ELIZABETHTOWN — ** — Orlando Bloom, Kirsten Dunst, Susan Sarandon; rated PG-13 (profanity, vulgarity, violence).
"Elizabethtown" achieves something that seems impossible. While the film goes off in a million different directions, it eventually winds up going nowhere. It's as if writer-director Cameron Crowe emptied all his leftover film concepts into one movie.
At times this comedy-drama seems to be about dealing with the loss of parent. But it also examines feelings of failure and insecurity, explores Southern stereotypes, and tries to address the foibles of modern romance. And then it changes its focus again and turns into a road movie.
The film is not as unwatchable as early reports suggested. It's an interesting failure that will probably be forgotten quickly — particularly by fans of actor Orlando Bloom. He stars as Oregon shoe designer Drew Baylor, who's responsible for a monumental fiasco that has cost the company he works for nearly $1 billion.
Obviously, he's despondent, and he's about ready to end it all when he receives news that his father has died in Kentucky. So he heads home to claim his father's body and make sure his mother's funeral plans (involving cremation) are met.
With all that going on, Drew feels overwhelmed. Fortunately, help comes from an unexpected source — Claire Colburn (Kirsten Dunst), the seemingly too-friendly flight attendant Drew met on his flight to Kentucky.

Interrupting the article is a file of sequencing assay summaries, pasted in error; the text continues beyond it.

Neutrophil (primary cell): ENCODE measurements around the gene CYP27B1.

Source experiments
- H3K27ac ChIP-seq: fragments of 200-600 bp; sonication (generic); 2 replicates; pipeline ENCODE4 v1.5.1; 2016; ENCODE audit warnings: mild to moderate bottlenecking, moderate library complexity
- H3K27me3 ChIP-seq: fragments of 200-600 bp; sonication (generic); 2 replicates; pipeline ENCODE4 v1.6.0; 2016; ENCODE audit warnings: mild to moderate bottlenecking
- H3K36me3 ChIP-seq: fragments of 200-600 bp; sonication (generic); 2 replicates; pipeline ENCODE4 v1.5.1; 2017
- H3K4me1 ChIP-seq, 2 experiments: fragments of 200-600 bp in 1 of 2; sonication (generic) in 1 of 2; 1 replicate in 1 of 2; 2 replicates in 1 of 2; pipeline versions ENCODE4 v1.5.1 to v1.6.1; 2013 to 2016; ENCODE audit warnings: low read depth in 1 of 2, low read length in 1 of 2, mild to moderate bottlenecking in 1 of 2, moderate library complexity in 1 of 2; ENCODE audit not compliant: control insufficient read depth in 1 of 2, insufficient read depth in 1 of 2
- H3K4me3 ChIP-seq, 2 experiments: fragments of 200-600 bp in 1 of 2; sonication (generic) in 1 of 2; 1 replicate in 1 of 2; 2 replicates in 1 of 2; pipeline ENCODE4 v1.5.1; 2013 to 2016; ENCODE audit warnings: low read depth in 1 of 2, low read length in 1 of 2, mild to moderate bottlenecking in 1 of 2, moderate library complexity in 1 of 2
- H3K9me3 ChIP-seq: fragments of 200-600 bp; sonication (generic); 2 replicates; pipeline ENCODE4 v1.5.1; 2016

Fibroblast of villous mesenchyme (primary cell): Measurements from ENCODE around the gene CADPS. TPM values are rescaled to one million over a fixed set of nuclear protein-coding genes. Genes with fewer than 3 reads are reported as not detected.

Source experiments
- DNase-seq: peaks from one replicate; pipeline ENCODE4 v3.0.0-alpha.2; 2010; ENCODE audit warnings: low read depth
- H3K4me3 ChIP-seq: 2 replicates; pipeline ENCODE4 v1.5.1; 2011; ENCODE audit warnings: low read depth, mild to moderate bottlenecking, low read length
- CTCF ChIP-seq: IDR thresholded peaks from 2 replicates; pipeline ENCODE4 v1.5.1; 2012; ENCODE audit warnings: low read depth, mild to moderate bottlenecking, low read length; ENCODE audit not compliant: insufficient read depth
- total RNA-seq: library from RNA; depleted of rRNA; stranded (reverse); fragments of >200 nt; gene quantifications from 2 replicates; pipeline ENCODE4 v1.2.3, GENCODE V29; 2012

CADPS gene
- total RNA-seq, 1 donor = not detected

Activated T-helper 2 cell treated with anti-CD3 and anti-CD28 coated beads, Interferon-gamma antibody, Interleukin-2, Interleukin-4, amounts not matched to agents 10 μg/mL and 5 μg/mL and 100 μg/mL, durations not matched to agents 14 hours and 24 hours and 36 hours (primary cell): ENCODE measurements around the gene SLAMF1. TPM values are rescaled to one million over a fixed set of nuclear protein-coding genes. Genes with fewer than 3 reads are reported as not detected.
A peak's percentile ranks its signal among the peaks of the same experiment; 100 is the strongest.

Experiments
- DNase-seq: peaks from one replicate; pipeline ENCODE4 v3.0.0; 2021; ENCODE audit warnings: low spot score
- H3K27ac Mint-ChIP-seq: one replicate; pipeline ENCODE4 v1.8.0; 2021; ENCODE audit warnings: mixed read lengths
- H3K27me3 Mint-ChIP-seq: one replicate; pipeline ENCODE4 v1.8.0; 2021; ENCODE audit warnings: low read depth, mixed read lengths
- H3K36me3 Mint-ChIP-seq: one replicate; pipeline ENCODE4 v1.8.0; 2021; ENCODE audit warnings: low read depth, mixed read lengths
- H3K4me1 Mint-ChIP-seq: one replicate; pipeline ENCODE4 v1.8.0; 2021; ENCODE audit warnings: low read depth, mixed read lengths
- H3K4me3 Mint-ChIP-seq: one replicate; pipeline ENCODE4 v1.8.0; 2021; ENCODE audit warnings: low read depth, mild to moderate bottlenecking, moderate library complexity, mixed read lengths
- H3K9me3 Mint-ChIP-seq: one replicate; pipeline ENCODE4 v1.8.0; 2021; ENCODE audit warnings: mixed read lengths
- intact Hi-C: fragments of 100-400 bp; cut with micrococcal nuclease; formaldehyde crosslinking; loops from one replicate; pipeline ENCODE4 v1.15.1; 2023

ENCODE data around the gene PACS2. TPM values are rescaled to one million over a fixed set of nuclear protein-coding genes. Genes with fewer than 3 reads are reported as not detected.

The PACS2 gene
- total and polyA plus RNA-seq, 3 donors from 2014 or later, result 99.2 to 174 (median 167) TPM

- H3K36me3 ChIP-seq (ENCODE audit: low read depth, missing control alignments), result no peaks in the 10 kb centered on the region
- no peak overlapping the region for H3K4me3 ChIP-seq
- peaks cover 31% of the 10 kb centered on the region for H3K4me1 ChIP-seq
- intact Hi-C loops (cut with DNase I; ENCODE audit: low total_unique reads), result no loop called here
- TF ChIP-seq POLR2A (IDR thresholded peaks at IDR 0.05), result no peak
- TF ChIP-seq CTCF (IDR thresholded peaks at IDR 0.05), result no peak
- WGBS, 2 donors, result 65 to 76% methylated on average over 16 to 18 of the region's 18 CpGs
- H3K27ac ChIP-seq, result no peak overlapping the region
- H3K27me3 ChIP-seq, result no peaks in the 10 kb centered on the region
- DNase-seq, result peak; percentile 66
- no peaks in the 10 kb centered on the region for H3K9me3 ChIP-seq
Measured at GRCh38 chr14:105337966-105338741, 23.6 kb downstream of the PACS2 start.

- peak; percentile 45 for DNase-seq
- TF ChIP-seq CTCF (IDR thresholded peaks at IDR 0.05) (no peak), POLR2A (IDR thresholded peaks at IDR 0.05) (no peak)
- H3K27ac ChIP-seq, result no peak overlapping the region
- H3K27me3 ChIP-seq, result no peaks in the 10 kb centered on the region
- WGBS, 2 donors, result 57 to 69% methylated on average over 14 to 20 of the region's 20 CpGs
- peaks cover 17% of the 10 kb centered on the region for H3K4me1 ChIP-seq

Among the film's bigger problems is that it has multiple false endings. When the film finally concludes, it comes as a relief.
Also, the comic moments work better than the dramatic elements, which don't ring true. Some of that has to do with Bloom, who still hasn't gotten to the point in his career where he can carry a film. His performance lacks weight and depth, and he seems as if he's trying too hard to mask his natural British accent.
Speaking of accents, Dunst's Kentucky drawl comes and goes, though at least she does bring some much-needed energy and spark to the film.
While the two of them get ample screen time, shame on Crowe for wasting his talented supporting cast, which includes Alec Baldwin, Jessica Biel, Judy Greer and Bruce McGill. Even Susan Sarandon, who plays Drew's mother, has very little to do, save for a weird tap-dancing routine near the end. (And shame on Crowe again for subjecting audiences to yet another cover version of Lynyrd Skynyrd's tiresome Southern rock hit "Freebird.")
"Elizabethtown" is rated PG-13 for scattered use of strong profanity (including two usages of the so-called "R-rated" curse word), some crude humor and references, and some violence (including some explosive mayhem, seen in a video). Running time: 117 minutes.